496 pages | 6 1/8 x 9 1/4 | 22 illus.
Paper 2005 | ISBN 9780812218978 | $32.50s | Outside the Americas £25.99
Ebook editions are available from selected online vendors
A volume in the Middle Ages Series
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"An engrossing study."—Sunday Telegraph
"Provides a wealth of detail documenting Isabel's love for Fernando, her devotion to her children, her ruthless ambition, and her canny statecraft."—Publishers WeeklyQueen Isabel of Castile is perhaps best known for her patronage of Christopher Columbus and for the religious zeal that led to the Spanish Inquisition, the waging of holy war, and the expulsion of Jews and Muslims across the Iberian peninsula. In this sweeping biography, newly revised and annotated to coincide with the five-hundredth anniversary of Isabel's death, Peggy K. Liss draws upon a rich array of sources to untangle the facts, legends, and fiercely held opinions about this influential queen and her decisive role in the tumultuous politics of early modern Spain.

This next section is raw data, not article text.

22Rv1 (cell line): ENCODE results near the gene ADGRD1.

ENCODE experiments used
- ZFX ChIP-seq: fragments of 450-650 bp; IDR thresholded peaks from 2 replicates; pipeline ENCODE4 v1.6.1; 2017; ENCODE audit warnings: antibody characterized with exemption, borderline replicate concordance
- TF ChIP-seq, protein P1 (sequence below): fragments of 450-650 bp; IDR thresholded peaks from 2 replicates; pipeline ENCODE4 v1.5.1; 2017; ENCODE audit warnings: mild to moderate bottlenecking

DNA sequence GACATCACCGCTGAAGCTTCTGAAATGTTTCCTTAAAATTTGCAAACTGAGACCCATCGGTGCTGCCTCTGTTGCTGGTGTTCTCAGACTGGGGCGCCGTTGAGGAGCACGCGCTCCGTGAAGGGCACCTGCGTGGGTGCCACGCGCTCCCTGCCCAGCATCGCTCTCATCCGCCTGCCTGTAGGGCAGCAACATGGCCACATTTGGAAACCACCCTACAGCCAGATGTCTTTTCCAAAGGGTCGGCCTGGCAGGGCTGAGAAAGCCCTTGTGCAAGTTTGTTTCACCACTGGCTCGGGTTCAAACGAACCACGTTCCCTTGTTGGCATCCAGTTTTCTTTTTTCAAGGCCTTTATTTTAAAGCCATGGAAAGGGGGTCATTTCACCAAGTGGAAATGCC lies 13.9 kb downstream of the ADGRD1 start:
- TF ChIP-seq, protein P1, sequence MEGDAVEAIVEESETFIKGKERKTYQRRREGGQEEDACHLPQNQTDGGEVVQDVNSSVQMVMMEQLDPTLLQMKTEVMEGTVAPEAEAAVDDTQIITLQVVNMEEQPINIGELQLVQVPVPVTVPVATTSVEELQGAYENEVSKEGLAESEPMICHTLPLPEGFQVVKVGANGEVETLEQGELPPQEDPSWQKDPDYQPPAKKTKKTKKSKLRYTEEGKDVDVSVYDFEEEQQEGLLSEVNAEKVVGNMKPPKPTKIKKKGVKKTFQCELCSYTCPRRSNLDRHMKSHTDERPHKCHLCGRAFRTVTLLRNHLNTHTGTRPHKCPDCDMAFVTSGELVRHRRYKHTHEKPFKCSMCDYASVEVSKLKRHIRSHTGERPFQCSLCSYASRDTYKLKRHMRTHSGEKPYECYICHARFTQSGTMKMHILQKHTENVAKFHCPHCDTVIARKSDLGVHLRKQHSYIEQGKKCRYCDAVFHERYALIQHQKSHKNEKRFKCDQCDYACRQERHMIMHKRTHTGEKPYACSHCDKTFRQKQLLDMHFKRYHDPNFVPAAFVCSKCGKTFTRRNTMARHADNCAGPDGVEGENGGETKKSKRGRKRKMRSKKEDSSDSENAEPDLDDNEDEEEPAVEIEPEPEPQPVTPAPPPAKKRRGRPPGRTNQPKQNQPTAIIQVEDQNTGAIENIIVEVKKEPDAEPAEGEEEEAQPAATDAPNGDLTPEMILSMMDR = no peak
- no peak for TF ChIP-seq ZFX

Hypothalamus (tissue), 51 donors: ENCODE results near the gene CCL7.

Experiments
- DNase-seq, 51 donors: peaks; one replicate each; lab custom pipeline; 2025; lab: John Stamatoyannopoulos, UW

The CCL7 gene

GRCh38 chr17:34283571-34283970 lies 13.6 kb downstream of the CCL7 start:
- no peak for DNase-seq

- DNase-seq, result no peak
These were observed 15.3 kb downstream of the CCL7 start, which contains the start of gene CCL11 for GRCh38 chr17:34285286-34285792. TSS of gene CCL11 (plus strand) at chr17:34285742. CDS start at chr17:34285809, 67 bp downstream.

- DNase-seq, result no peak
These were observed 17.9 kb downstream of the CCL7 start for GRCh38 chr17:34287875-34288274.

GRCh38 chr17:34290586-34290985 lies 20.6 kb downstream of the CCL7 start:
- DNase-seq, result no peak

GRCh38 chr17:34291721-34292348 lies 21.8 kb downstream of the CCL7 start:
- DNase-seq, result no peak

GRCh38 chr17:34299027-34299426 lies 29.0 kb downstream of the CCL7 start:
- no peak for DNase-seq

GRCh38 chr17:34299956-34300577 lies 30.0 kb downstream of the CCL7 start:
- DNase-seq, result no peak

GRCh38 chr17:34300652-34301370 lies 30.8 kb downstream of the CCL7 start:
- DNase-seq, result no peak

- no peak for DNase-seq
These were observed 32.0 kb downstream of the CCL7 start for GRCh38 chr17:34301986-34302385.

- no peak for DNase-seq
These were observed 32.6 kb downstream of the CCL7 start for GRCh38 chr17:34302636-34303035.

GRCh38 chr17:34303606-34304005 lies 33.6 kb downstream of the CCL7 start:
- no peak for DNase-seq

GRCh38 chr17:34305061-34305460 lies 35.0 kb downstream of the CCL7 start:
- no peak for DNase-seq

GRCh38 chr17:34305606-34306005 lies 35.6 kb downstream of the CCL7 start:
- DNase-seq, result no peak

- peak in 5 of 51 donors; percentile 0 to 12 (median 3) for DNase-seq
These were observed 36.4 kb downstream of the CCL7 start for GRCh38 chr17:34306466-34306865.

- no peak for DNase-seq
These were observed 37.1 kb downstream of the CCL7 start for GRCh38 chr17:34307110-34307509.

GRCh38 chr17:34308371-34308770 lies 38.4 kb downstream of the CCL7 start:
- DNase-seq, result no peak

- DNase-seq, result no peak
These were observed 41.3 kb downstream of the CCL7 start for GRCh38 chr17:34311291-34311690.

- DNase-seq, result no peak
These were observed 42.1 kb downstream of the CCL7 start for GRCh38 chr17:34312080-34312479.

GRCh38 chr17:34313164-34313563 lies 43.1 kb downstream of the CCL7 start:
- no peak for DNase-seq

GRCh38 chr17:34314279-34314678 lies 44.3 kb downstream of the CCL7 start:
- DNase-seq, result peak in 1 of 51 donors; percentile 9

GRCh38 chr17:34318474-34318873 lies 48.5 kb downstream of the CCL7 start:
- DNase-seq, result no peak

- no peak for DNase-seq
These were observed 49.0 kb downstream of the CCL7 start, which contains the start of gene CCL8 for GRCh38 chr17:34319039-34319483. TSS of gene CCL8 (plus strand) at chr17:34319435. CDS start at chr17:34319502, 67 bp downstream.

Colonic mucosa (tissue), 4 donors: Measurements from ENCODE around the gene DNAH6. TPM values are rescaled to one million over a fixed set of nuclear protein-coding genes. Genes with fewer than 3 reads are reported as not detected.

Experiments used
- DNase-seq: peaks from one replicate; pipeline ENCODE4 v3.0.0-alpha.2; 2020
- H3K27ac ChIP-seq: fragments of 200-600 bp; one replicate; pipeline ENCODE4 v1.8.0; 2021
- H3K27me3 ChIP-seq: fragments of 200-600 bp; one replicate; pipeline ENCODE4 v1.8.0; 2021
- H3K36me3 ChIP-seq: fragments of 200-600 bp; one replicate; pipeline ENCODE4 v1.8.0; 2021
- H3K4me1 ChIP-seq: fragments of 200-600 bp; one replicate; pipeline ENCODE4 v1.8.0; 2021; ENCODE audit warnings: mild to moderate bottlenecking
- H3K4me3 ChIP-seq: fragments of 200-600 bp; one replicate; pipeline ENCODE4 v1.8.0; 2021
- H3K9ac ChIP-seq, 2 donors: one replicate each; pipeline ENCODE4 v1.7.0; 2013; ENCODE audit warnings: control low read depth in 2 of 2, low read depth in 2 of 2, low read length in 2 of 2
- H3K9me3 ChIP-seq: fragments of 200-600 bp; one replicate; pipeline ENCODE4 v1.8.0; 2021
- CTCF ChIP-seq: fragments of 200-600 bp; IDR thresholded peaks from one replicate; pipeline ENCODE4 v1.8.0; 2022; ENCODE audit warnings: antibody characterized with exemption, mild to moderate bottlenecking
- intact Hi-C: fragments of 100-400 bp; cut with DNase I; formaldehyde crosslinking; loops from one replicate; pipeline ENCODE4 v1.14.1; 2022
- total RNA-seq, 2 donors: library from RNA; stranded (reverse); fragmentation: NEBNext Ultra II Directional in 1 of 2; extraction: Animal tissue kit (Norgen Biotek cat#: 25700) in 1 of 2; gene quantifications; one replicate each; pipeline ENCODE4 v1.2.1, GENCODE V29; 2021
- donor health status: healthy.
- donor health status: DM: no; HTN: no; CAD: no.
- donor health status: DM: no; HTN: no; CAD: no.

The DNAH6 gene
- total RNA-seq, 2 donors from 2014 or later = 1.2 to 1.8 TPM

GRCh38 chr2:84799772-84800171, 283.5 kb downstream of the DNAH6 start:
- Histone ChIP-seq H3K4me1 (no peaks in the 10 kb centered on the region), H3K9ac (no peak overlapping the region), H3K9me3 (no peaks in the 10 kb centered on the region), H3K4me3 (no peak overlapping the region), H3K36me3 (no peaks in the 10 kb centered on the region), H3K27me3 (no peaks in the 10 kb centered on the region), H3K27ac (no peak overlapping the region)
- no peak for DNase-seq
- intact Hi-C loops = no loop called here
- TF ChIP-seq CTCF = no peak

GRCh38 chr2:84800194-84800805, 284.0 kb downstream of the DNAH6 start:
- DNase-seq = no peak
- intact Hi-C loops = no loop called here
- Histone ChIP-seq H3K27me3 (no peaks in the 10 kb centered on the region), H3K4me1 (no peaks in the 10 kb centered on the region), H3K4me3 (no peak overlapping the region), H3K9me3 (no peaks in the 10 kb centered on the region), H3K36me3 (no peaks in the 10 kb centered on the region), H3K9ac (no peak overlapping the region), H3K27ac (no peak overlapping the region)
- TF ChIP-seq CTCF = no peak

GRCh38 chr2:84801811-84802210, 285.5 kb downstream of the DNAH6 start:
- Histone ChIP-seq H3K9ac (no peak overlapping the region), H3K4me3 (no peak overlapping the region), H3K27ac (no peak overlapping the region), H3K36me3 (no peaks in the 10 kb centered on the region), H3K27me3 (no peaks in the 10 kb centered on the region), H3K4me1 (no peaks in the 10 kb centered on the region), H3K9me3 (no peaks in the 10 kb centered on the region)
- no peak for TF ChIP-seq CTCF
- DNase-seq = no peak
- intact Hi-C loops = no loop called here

"Magnificently researched. . . . A valuable reference book for the period and region."—Library Journal
"An admirable portrait of an astute ruler whose passionate sense of mission did a great deal to shape the western world as we know it."—Sixteenth Century Journal
Isabel the Queen reveals a monarch who was a woman of ruthless determination and strong religious beliefs, a devoted wife and mother, and a formidable leader. As Liss shows, Isabel's piety and political ambition motivated her throughout her life, from her earliest struggles to claim her crown to her secret marriage to King Fernando of Aragón, a union that brought success in civil war, consolidated Christian hegemony over the Iberian peninsula, and set the stage for Spain to become a world empire.
Peggy K. Liss is the author of Atlantic Empires: The Network of Trade and Revolution, 1713-1823 and Mexico Under Spain 1521-1556: Society and the Origins of Nationality.